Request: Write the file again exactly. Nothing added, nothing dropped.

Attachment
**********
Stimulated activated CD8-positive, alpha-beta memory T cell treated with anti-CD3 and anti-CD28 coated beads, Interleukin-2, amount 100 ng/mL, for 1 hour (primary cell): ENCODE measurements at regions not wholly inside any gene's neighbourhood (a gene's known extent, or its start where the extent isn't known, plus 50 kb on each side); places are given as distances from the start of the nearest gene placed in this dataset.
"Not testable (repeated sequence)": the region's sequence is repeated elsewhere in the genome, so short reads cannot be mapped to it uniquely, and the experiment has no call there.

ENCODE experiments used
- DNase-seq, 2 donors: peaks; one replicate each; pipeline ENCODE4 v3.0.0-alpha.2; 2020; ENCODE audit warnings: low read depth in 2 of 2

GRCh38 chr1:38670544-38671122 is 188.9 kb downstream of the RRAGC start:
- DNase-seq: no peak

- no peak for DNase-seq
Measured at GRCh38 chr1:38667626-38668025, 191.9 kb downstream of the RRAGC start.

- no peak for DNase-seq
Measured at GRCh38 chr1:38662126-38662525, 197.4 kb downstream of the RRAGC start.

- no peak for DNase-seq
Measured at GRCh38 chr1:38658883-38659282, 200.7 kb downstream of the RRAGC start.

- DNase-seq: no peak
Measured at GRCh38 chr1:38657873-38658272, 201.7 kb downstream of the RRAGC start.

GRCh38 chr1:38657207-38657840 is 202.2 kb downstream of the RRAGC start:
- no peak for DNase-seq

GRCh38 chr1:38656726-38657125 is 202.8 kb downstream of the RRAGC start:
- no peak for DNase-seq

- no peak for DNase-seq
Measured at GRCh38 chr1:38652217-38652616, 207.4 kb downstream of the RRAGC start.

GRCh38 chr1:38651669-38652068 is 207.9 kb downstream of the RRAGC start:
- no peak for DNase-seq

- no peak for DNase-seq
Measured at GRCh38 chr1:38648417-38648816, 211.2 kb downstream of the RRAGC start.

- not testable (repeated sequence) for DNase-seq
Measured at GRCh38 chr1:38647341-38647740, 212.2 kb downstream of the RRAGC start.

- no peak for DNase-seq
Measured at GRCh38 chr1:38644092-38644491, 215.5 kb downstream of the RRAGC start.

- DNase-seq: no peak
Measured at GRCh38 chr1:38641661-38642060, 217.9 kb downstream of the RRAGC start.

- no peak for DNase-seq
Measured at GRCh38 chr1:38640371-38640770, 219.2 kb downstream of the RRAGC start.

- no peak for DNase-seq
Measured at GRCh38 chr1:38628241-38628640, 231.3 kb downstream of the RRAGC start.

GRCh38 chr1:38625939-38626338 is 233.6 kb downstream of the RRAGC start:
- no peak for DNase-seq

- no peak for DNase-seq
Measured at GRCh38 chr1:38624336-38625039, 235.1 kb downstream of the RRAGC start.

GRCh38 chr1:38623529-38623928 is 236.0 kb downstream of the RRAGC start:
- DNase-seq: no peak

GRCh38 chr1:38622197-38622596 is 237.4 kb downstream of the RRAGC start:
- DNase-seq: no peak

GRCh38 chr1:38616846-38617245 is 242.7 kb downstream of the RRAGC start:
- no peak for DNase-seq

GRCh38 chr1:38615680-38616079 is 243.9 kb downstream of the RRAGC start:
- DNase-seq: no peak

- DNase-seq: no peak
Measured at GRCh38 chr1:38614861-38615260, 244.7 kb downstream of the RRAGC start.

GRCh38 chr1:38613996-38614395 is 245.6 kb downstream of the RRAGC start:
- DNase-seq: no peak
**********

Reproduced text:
Stimulated activated CD8-positive, alpha-beta memory T cell treated with anti-CD3 and anti-CD28 coated beads, Interleukin-2, amount 100 ng/mL, for 1 hour (primary cell): ENCODE measurements at regions not wholly inside any gene's neighbourhood (a gene's known extent, or its start where the extent isn't known, plus 50 kb on each side); places are given as distances from the start of the nearest gene placed in this dataset.
"Not testable (repeated sequence)": the region's sequence is repeated elsewhere in the genome, so short reads cannot be mapped to it uniquely, and the experiment has no call there.

ENCODE experiments used
- DNase-seq, 2 donors: peaks; one replicate each; pipeline ENCODE4 v3.0.0-alpha.2; 2020; ENCODE audit warnings: low read depth in 2 of 2

GRCh38 chr1:38670544-38671122 is 188.9 kb downstream of the RRAGC start:
- DNase-seq: no peak

- no peak for DNase-seq
Measured at GRCh38 chr1:38667626-38668025, 191.9 kb downstream of the RRAGC start.

- no peak for DNase-seq
Measured at GRCh38 chr1:38662126-38662525, 197.4 kb downstream of the RRAGC start.

- no peak for DNase-seq
Measured at GRCh38 chr1:38658883-38659282, 200.7 kb downstream of the RRAGC start.

- DNase-seq: no peak
Measured at GRCh38 chr1:38657873-38658272, 201.7 kb downstream of the RRAGC start.

GRCh38 chr1:38657207-38657840 is 202.2 kb downstream of the RRAGC start:
- no peak for DNase-seq

GRCh38 chr1:38656726-38657125 is 202.8 kb downstream of the RRAGC start:
- no peak for DNase-seq

- no peak for DNase-seq
Measured at GRCh38 chr1:38652217-38652616, 207.4 kb downstream of the RRAGC start.

GRCh38 chr1:38651669-38652068 is 207.9 kb downstream of the RRAGC start:
- no peak for DNase-seq

- no peak for DNase-seq
Measured at GRCh38 chr1:38648417-38648816, 211.2 kb downstream of the RRAGC start.

- not testable (repeated sequence) for DNase-seq
Measured at GRCh38 chr1:38647341-38647740, 212.2 kb downstream of the RRAGC start.

- no peak for DNase-seq
Measured at GRCh38 chr1:38644092-38644491, 215.5 kb downstream of the RRAGC start.

- DNase-seq: no peak
Measured at GRCh38 chr1:38641661-38642060, 217.9 kb downstream of the RRAGC start.

- no peak for DNase-seq
Measured at GRCh38 chr1:38640371-38640770, 219.2 kb downstream of the RRAGC start.

- no peak for DNase-seq
Measured at GRCh38 chr1:38628241-38628640, 231.3 kb downstream of the RRAGC start.

GRCh38 chr1:38625939-38626338 is 233.6 kb downstream of the RRAGC start:
- no peak for DNase-seq

- no peak for DNase-seq
Measured at GRCh38 chr1:38624336-38625039, 235.1 kb downstream of the RRAGC start.

GRCh38 chr1:38623529-38623928 is 236.0 kb downstream of the RRAGC start:
- DNase-seq: no peak

GRCh38 chr1:38622197-38622596 is 237.4 kb downstream of the RRAGC start:
- DNase-seq: no peak

GRCh38 chr1:38616846-38617245 is 242.7 kb downstream of the RRAGC start:
- no peak for DNase-seq

GRCh38 chr1:38615680-38616079 is 243.9 kb downstream of the RRAGC start:
- DNase-seq: no peak

- DNase-seq: no peak
Measured at GRCh38 chr1:38614861-38615260, 244.7 kb downstream of the RRAGC start.

GRCh38 chr1:38613996-38614395 is 245.6 kb downstream of the RRAGC start:
- DNase-seq: no peak